MARK CLATTENBURG: Giovani Lo Celso’s stamp on Cesar Azpilicueta endangered his safety… I am staggered that VAR official David Coote did not recommend a red card
- VAR should have determined that Giovani Lo Celso’s stamp was a red card
- Michael Oliver could have missed the incident because of his positioning
- The FA are powerless to ban Lo Celso retrospectively because of the referral
Like everyone else, I was staggered that VAR official David Coote did not recommend a red card after Spurs midfielder Giovani Lo Celso stamped on Chelsea’s Cesar Azpilicueta.
Coote had all the angles available and should have been able to determine this was a clear stamp that endangered the safety of an opponent.
I understand how Michael Oliver could have missed the incident because of his positioning. It happens, but that is why VAR is there. Why Coote did not recommend Oliver check for himself on the monitor, I do not know. I’m sure Oliver would have sent off Lo Celso.
I was staggered VAR did not recommend a red card for Spurs midfielder Giovani Lo Celso
Lo Celso’s clear stamp endangered the safety of Chelsea defender Cesar Azpilicueta
The FA are powerless now to ban Lo Celso retrospectively, because the incident was referred to VAR and checked by the officials.
Coote’s day went from bad to worse during the evening game, when he failed to punish Manchester City’s Kevin De Bruyne after he raised his arms and deflected James Maddison’s free-kick.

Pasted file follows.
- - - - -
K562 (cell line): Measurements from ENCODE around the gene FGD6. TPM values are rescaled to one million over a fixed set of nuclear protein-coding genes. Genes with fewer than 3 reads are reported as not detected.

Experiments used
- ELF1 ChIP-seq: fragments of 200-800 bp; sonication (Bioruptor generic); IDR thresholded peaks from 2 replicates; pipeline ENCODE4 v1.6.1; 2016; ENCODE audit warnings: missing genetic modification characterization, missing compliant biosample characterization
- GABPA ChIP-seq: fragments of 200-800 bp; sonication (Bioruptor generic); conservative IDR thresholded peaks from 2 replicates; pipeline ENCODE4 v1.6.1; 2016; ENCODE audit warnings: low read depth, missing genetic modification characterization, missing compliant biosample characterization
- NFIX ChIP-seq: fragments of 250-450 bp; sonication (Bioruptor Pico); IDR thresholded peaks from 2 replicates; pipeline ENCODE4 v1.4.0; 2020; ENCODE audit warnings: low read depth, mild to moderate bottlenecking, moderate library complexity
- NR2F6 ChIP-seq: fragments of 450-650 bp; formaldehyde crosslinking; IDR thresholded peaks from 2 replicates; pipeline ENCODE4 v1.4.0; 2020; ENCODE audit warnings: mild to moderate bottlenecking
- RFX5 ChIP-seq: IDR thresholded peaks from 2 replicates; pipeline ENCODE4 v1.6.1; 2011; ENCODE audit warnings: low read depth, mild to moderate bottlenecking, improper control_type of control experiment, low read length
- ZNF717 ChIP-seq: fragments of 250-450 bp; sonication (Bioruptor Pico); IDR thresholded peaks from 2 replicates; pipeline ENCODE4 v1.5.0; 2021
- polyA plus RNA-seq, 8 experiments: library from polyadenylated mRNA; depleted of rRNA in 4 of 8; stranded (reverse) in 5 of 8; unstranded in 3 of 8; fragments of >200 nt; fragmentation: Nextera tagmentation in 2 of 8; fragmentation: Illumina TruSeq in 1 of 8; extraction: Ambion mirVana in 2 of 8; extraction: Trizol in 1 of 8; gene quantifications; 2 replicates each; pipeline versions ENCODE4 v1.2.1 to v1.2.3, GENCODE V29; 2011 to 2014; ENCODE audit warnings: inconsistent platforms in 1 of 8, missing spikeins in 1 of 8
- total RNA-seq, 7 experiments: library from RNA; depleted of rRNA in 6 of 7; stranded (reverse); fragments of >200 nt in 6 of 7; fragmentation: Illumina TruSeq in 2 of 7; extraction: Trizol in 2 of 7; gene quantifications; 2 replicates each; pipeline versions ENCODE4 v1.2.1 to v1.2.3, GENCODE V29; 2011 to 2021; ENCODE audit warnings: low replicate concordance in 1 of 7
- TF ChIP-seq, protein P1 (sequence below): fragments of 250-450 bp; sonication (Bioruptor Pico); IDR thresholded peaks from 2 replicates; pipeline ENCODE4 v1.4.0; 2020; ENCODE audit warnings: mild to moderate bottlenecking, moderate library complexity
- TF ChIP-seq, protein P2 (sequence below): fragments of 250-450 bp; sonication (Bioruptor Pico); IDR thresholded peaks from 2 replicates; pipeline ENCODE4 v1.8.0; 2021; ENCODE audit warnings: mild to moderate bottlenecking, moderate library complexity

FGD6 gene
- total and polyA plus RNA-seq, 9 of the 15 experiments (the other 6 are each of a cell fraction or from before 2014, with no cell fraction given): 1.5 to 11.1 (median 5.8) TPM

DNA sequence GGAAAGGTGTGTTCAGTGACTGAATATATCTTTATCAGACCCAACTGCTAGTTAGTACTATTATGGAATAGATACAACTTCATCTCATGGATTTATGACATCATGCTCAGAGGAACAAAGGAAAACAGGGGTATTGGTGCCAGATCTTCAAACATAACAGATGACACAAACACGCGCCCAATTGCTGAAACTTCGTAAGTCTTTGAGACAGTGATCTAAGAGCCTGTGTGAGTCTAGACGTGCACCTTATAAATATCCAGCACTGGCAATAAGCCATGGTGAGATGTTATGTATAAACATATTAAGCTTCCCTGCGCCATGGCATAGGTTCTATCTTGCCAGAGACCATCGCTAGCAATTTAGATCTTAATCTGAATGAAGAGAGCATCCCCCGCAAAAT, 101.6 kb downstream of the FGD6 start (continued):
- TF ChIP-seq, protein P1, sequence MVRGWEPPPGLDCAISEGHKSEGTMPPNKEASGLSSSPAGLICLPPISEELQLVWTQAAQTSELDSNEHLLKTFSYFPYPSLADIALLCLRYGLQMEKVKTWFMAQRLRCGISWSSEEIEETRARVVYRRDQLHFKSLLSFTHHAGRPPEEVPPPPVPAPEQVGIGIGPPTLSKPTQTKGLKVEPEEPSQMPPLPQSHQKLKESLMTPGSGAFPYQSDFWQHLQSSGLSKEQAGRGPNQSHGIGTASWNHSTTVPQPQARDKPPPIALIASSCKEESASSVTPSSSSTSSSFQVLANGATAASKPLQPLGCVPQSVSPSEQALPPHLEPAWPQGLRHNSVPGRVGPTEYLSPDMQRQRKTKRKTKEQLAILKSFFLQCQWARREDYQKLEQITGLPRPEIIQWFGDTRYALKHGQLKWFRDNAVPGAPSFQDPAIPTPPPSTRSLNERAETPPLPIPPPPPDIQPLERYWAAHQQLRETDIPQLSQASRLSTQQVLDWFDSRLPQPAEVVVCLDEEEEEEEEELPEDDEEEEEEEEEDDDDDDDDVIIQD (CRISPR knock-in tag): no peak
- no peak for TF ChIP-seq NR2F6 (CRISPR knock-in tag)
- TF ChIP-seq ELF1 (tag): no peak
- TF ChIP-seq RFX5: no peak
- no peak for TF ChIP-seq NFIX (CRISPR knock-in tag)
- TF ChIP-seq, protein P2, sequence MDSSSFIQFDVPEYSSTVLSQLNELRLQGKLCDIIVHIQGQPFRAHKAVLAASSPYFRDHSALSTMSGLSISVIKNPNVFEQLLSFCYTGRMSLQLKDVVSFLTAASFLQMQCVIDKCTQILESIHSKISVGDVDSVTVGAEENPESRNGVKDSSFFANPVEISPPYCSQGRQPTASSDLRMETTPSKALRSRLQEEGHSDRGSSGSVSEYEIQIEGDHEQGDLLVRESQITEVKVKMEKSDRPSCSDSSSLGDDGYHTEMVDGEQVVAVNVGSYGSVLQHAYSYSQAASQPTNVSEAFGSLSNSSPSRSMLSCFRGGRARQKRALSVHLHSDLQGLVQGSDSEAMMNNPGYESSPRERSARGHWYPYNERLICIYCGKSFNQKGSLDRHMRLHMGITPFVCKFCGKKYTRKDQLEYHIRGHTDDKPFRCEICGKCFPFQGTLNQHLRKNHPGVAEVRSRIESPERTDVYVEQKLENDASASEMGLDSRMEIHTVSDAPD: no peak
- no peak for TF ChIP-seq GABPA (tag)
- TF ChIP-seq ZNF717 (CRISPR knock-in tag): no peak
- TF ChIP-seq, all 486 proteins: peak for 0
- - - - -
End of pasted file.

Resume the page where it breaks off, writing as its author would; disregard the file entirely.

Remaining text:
An argument could be made that De Bruyne was protecting his face, but at the point he handled the ball, his arms were away from his face and he was therefore making himself bigger.
It should have been a penalty.
David Coote’s day went from bad to worse during the Leicester v Manchester City game
It should have been a penalty when Kevin De Bruyne looked to have handled the ball in the box
On the back of Coote’s performance, I am sure Professional Game Match Officials Ltd will no longer allow VAR officials to do two games in one day.
VAR did its job well in awarding Burnley a penalty as Bournemouth celebrated scoring a goal at the other end. This was always going to happen, but VAR got it right. Adam Smith misjudged a cross and handled the ball inside Bournemouth’s penalty area.
His team then broke and scored but VAR Chris Kavanagh did an excellent job in informing referee Mike Dean of the handball and a penalty was correctly given to Burnley.
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